International Women’s Day 2021: Tracy Evans
Tracy Evans – Community services director
In honour of International Women's Day, Tracy Evans, community services director and a member of our operational management team, shares her reflections on a 40 year career:
"I joined the NHS in July 1981 as a student nurse. I’d strived through school and college to gain a place studying nursing as I saw this as my vocation. My grandmother lived with us when I was growing up and she had instilled in me the importance and value of looking after and caring for others. I had also volunteered with St John’s Ambulance and the Red Cross and knew this was the career I would thrive in.
At 18 years old, I arrived at Musgrove Park Hospital to begin my nursing training. I worked alongside some great professionals and made lifelong friends – including meeting a colleague on my first day who remains to this day, one of my closest friends.
I qualified in 1984, taking my finals just 6 weeks after I got married. My first role was as a staff nurse on the gynaecology ward and I progressed to senior staff nurse and then sister, before I left to have my son in 1987. I returned to work 11 weeks after he was born, as I was able to work part time. I stayed working in gyneacology and paediatrics, reaching the role of matron for women’s services, until moving on in 2005, to join what was then the local primary care trust (PCT) at Taunton Deane. I first worked as a therapy services manager at Dene Barton and progressed onto further roles in the community, including sexual health. Somerset community health then merged with Sompar, so this was my first experience of working in mental health. I leant a lot, and met many inspirational people who were very passionate about joining up physical and mental health services. When Sompar merged with Taunton and Somerset NHS Trust last year, I returned to Musgrove Park Hospital and it felt like coming back home again, to the place where I had started my career and working with some of the same faces I’d met all those years ago. It felt like a jigsaw coming together.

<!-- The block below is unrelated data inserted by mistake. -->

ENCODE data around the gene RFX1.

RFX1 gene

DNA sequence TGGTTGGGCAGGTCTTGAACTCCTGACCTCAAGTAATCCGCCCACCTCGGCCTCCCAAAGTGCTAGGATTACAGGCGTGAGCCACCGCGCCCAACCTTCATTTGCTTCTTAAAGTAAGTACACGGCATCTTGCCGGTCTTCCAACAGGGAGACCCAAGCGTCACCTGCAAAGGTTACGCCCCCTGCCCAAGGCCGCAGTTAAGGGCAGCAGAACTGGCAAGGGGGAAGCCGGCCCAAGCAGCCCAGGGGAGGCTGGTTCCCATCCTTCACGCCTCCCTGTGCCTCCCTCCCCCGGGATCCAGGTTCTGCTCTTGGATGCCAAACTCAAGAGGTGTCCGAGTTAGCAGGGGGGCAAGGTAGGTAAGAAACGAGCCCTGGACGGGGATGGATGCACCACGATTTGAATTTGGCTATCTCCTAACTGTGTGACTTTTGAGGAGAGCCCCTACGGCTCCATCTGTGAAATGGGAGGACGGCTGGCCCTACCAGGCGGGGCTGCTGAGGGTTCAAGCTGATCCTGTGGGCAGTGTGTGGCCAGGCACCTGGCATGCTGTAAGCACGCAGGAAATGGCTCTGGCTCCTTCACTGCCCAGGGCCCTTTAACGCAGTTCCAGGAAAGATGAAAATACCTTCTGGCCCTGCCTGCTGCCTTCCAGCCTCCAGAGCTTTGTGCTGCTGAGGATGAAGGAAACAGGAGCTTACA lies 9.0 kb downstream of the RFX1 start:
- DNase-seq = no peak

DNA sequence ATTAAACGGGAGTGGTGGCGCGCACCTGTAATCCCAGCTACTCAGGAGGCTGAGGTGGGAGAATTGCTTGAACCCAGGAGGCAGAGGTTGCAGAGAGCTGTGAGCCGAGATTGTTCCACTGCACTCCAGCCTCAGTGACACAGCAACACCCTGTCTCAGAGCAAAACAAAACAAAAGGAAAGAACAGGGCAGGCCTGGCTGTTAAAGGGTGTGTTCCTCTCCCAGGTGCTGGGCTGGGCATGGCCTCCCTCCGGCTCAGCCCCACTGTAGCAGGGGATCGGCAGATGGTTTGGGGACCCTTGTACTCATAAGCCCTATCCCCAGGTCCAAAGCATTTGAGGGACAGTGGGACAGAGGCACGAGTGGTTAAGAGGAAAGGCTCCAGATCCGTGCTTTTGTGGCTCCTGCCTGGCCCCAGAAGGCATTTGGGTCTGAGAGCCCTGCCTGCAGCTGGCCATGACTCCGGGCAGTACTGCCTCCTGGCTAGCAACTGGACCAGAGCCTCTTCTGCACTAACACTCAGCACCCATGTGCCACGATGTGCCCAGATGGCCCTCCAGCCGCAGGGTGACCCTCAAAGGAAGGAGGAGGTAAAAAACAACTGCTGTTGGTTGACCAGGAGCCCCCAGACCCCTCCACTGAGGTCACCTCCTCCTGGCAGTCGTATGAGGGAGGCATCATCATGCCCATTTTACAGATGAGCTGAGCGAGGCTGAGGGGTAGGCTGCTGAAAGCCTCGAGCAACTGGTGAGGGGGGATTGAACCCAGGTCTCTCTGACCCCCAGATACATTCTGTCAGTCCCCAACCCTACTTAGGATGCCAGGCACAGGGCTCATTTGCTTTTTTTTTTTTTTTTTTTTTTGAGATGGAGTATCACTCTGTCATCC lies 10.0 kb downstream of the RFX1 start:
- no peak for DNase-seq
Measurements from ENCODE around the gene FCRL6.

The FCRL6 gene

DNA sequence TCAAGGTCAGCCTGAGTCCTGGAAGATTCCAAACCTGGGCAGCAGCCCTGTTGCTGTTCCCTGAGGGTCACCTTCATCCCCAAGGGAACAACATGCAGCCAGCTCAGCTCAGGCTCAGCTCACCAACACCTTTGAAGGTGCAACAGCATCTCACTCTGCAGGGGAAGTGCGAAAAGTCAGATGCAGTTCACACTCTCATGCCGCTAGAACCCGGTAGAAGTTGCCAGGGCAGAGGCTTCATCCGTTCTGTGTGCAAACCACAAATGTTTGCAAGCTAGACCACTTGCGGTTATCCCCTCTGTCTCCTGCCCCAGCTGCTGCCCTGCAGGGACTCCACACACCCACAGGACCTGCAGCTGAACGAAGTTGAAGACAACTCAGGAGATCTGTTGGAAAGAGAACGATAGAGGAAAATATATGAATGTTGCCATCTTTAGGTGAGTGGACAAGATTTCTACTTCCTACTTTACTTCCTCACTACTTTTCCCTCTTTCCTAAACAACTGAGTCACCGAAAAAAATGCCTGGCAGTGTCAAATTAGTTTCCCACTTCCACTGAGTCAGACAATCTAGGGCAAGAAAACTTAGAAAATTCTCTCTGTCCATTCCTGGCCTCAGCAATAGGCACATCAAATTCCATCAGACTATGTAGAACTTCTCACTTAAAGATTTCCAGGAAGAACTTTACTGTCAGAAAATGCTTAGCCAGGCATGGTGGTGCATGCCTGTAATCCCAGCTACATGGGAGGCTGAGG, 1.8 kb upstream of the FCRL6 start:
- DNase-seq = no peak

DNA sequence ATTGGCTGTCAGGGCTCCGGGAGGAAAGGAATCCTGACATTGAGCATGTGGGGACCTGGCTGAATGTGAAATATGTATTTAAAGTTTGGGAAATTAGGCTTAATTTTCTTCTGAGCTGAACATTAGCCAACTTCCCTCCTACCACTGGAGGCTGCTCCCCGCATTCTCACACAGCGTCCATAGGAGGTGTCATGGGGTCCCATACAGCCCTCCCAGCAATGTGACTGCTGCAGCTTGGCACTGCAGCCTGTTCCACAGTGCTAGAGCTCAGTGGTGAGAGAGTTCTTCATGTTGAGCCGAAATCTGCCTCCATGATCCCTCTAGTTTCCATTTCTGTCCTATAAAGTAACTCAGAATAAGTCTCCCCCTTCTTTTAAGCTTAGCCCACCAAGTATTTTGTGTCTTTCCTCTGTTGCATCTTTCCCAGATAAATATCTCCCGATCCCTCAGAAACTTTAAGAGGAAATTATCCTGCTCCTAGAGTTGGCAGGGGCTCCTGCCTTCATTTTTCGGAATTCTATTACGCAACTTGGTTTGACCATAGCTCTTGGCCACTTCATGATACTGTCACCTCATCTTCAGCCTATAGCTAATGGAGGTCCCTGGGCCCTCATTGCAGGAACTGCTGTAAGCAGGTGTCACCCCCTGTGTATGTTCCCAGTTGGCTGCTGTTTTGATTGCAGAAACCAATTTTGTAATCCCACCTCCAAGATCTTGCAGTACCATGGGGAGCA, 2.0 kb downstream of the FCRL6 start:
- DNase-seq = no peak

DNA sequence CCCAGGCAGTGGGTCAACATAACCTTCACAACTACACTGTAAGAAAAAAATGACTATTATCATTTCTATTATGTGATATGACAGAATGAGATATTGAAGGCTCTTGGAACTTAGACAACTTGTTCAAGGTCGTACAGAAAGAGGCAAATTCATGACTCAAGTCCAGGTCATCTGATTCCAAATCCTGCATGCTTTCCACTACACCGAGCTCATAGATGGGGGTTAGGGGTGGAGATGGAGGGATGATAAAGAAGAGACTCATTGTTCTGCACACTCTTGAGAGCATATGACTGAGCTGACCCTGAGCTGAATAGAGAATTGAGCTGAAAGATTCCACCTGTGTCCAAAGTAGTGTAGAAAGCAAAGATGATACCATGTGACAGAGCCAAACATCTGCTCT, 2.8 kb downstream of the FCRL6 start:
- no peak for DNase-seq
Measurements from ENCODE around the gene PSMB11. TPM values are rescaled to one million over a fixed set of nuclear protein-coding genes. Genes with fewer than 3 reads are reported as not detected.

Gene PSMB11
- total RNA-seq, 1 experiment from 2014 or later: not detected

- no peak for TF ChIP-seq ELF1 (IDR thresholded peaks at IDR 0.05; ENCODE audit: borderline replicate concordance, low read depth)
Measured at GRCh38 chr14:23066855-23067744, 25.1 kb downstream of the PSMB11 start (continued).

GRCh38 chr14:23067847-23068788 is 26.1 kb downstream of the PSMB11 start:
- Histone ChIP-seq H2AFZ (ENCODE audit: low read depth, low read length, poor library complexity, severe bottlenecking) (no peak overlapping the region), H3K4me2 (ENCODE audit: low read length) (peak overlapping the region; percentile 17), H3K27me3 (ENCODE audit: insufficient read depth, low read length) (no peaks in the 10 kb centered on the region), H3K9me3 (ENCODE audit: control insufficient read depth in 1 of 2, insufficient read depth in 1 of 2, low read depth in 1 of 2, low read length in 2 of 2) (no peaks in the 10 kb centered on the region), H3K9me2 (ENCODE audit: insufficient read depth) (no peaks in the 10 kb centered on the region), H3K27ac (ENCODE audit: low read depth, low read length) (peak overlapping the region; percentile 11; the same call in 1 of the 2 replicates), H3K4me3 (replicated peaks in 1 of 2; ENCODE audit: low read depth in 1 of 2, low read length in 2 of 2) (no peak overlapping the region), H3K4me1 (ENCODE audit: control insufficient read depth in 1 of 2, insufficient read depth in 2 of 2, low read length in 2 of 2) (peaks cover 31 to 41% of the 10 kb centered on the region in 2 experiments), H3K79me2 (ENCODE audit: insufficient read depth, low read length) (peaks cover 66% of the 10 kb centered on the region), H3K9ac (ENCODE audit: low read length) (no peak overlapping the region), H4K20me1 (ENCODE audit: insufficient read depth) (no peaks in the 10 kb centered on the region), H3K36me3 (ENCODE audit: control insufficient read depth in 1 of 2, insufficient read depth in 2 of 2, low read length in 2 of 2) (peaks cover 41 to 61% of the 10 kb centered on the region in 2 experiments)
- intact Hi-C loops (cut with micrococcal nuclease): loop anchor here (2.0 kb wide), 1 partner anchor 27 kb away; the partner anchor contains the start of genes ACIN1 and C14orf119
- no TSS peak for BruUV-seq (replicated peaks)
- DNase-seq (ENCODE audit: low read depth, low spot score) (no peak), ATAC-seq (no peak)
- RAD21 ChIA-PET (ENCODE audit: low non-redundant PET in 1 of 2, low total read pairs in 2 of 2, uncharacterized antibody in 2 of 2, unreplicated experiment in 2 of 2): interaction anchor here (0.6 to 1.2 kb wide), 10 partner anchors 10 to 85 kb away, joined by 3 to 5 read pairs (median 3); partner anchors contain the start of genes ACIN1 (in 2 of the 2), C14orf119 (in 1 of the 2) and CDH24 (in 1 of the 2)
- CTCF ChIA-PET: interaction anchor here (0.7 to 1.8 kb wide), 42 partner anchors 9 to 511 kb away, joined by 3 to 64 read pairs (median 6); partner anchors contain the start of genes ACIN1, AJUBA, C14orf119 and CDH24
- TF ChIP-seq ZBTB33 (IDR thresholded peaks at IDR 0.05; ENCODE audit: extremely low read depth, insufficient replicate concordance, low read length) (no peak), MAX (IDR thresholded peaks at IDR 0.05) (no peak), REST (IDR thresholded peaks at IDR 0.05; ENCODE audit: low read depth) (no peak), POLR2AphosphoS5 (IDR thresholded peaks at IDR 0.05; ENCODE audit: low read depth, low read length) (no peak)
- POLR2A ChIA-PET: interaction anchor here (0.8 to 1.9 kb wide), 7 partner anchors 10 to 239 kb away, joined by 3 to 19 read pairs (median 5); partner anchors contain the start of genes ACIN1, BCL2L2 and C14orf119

I lost my son tragically in 2008. This inspired me to start my charity, supporting people in Somerset with diabetes and their families. I wanted to find something positive out of such terrible loss and honour my son’s memory through being able to support others, raise money and awareness and help people and their families. It means a lot to us.
Over the years I have seen lots of changes, including the PCT becoming a clinical commissioning group (CCG). I have held various leadership roles, focused on working within community hospitals and teams. What I’ve been inspired by is the leaders I’ve met along the way and female colleagues who have broken the glass ceiling. Things were very different in the 1980s when I started working; there weren’t as many roles and jobs for women and women didn’t sit on boards or hold senior roles. When I was training, there was also only one male nurse, to 22 female nurses, so nursing was a very female dominated environment. It’s been wonderful to watch this progress and change over the years and for inclusion and diversity to become an integral part of our organisation. I’m really inspired by the work that Sunny Sander-Jackson has done across the trust and I’m inspired daily by our colleague networks, as they champion and support people across the organisation. I’m passionate about mentoring and recognising talent and want to inspire women to take leadership roles.
Outside of work, I support my local community, read a lot and am active on Twitter so I can network and pass on learning to other people. My husband is passionate about rugby and so I’ve been involved in the rugby board at our local club and have been the only female life member, in its 125 year history. I have also been a school governor and so had a voice in leadership but in a totally different environment. You have to learn to challenge and make difficult decisions, but as a volunteer rather than employee, as governors are volunteers as well as leaders. I’m driven by wanting to improve education and opportunities for young people.
I’d say to all my colleagues to develop as a coach and mentor for others and especially for young people. Looking back, the biggest change has been recognition of equality on the workplace. Women can progress through the glass ceiling. What we’re also seeing now is that people have been inspired by the hard work and dedication of colleagues through the pandemic and people want to join the NHS and student nurse numbers have gone up significantly. There are so many wider opportunities now in nursing. I’m in awe of the people I work with, with everyone working so hard to make a difference. I’m so proud to be a woman in the NHS."